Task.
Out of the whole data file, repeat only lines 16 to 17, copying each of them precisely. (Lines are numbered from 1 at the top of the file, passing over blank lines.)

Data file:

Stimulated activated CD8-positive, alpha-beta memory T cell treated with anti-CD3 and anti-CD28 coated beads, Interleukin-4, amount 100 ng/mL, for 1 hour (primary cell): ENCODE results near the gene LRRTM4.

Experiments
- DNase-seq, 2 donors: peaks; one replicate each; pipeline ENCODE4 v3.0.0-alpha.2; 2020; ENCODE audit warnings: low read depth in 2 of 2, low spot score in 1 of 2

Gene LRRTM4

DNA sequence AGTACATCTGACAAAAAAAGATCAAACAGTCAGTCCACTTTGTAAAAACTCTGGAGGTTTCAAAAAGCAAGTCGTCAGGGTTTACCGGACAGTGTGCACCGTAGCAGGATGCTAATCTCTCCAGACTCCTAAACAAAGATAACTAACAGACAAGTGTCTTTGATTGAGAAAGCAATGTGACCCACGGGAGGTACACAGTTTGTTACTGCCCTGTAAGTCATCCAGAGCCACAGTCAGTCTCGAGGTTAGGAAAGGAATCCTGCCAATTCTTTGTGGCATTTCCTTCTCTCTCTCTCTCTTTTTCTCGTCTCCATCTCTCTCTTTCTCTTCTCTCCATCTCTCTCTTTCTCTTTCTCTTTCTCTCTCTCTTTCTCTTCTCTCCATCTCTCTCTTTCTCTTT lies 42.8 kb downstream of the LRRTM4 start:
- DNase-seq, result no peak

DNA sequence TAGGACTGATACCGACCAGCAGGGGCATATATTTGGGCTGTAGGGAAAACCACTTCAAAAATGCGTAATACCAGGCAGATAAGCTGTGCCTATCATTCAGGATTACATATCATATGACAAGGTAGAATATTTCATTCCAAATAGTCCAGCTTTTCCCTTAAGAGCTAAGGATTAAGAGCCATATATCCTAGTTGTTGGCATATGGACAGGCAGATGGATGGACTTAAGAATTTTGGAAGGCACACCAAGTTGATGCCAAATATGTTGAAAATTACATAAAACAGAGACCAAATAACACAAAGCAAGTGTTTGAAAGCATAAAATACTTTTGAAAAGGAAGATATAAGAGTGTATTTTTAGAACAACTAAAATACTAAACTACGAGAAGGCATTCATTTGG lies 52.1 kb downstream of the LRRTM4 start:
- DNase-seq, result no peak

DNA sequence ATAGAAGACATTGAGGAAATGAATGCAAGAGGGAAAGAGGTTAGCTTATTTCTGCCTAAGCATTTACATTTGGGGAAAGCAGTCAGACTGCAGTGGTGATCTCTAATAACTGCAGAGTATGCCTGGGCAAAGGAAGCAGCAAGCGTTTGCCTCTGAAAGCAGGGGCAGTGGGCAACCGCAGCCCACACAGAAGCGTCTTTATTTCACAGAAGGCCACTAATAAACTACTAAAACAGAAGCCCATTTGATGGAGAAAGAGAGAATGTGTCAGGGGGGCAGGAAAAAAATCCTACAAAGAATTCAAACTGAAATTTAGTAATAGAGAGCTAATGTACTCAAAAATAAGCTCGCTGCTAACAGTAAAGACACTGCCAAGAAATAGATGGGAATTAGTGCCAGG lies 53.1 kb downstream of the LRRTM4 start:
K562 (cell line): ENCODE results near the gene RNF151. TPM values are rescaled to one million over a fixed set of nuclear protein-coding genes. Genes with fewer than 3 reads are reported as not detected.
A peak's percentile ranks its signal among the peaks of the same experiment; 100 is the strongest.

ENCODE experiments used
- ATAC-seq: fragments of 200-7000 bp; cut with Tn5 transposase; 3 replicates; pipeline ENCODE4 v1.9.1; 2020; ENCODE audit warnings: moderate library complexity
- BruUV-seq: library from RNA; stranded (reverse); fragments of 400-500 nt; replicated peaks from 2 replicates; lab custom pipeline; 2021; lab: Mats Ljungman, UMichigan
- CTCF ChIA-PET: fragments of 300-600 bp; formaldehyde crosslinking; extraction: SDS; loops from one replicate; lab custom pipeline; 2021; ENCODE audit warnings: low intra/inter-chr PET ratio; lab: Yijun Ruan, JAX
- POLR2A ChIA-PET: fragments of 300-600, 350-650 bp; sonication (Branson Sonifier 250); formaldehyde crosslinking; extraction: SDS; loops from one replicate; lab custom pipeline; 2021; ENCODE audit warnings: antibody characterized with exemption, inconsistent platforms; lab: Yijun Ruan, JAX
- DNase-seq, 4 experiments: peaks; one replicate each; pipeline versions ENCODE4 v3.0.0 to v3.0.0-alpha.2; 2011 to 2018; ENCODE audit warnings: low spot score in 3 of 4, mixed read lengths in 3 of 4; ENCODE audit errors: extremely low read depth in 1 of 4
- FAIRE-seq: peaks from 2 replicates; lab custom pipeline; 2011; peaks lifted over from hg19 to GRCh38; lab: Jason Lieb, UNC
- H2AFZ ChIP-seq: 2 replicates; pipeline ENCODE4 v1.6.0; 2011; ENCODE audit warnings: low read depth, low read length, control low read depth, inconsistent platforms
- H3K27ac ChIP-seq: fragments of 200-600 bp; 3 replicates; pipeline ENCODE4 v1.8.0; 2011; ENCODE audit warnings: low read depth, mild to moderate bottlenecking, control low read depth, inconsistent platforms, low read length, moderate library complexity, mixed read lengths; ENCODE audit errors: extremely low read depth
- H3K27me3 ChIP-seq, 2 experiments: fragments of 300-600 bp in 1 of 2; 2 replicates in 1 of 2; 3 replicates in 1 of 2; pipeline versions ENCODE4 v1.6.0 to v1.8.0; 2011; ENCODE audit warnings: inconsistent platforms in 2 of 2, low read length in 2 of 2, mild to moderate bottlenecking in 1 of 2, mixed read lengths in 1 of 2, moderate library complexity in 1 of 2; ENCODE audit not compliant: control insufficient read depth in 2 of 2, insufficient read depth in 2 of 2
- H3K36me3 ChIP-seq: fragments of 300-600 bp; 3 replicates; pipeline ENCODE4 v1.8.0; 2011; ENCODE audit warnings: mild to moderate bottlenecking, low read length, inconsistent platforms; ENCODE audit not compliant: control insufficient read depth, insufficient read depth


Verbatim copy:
- POLR2A ChIA-PET: fragments of 300-600, 350-650 bp; sonication (Branson Sonifier 250); formaldehyde crosslinking; extraction: SDS; loops from one replicate; lab custom pipeline; 2021; ENCODE audit warnings: antibody characterized with exemption, inconsistent platforms; lab: Yijun Ruan, JAX
- DNase-seq, 4 experiments: peaks; one replicate each; pipeline versions ENCODE4 v3.0.0 to v3.0.0-alpha.2; 2011 to 2018; ENCODE audit warnings: low spot score in 3 of 4, mixed read lengths in 3 of 4; ENCODE audit errors: extremely low read depth in 1 of 4